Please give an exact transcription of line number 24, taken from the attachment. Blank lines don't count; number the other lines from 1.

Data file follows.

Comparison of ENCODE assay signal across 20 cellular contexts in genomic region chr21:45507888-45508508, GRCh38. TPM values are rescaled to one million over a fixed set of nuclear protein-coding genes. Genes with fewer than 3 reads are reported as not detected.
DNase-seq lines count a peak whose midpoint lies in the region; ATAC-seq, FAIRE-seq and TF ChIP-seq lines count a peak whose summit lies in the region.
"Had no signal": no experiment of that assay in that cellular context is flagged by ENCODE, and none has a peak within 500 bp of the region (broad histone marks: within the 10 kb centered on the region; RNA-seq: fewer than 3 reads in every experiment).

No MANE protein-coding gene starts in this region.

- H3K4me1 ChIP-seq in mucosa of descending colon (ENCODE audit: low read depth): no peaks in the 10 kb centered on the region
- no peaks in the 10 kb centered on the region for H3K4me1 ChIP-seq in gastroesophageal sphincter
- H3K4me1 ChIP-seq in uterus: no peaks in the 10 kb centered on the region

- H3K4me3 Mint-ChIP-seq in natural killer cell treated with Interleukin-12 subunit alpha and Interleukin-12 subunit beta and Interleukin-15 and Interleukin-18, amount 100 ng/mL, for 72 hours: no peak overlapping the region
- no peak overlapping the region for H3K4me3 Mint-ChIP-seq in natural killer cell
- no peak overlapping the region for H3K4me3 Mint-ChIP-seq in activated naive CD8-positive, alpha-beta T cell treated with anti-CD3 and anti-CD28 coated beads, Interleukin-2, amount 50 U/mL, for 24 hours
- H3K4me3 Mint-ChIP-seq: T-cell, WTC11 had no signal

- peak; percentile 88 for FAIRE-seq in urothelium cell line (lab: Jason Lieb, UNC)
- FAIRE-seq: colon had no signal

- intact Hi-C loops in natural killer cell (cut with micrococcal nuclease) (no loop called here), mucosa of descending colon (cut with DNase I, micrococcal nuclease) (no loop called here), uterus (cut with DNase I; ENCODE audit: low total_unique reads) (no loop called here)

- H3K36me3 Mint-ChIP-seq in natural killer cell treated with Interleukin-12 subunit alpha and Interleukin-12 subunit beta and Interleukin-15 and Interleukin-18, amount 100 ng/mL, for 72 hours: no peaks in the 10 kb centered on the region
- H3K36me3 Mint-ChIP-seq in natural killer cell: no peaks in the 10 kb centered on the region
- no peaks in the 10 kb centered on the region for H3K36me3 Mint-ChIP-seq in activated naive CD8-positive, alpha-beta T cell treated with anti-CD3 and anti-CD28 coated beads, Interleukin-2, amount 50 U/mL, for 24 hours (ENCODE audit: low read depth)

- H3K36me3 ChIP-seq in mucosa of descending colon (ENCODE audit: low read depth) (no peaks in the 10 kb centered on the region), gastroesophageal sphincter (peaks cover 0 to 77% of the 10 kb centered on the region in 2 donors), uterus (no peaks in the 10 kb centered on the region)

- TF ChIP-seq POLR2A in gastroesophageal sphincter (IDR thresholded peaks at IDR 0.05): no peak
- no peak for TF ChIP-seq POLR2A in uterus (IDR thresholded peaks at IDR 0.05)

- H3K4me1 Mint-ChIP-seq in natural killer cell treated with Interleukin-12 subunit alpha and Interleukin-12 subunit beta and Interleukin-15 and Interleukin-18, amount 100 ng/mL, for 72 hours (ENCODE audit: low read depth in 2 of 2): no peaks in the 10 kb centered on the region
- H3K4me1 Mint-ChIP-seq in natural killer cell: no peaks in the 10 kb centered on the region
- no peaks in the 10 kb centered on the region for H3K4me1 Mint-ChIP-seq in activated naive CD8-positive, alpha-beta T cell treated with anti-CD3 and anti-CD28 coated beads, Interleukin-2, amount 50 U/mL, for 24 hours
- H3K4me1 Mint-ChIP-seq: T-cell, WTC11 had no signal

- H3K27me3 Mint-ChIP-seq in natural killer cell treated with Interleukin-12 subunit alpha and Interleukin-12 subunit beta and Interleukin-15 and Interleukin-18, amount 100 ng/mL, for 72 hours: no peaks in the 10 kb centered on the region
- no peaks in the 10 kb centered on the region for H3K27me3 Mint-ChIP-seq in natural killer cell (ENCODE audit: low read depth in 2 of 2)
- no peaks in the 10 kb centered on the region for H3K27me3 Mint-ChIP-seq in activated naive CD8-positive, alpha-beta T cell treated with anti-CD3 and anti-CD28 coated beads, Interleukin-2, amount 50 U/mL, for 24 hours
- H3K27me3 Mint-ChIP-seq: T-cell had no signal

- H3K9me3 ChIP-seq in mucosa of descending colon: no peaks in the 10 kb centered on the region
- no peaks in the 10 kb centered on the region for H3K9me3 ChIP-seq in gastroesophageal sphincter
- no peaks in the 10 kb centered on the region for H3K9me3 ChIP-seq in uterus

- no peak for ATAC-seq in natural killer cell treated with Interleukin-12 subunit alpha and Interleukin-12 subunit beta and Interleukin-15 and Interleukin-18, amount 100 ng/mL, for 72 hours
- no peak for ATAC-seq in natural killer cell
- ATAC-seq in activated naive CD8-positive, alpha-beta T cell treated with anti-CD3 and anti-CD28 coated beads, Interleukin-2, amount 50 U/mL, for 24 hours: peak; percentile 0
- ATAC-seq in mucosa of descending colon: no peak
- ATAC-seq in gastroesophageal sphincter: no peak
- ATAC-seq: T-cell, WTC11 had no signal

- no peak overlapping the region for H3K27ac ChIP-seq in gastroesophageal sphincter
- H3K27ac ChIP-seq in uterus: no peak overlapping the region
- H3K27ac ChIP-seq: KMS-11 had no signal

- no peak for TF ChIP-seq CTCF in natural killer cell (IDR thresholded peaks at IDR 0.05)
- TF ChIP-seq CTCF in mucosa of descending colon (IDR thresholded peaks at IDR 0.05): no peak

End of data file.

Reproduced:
- H3K4me1 Mint-ChIP-seq: T-cell, WTC11 had no signal